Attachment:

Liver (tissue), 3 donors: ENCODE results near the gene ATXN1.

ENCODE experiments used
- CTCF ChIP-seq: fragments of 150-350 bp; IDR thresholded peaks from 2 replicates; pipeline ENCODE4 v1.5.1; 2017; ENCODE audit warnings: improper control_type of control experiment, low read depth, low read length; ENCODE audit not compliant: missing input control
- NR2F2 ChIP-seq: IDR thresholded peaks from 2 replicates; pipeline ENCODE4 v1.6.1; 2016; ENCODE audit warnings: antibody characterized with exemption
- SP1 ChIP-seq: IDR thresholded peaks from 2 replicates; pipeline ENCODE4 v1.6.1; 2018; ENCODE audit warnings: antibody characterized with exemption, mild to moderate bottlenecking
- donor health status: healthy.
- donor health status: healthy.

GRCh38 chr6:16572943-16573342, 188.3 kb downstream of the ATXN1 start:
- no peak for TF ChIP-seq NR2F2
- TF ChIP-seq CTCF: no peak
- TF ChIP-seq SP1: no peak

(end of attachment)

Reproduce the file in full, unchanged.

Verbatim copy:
Liver (tissue), 3 donors: ENCODE results near the gene ATXN1.

ENCODE experiments used
- CTCF ChIP-seq: fragments of 150-350 bp; IDR thresholded peaks from 2 replicates; pipeline ENCODE4 v1.5.1; 2017; ENCODE audit warnings: improper control_type of control experiment, low read depth, low read length; ENCODE audit not compliant: missing input control
- NR2F2 ChIP-seq: IDR thresholded peaks from 2 replicates; pipeline ENCODE4 v1.6.1; 2016; ENCODE audit warnings: antibody characterized with exemption
- SP1 ChIP-seq: IDR thresholded peaks from 2 replicates; pipeline ENCODE4 v1.6.1; 2018; ENCODE audit warnings: antibody characterized with exemption, mild to moderate bottlenecking
- donor health status: healthy.
- donor health status: healthy.

GRCh38 chr6:16572943-16573342, 188.3 kb downstream of the ATXN1 start:
- no peak for TF ChIP-seq NR2F2
- TF ChIP-seq CTCF: no peak
- TF ChIP-seq SP1: no peak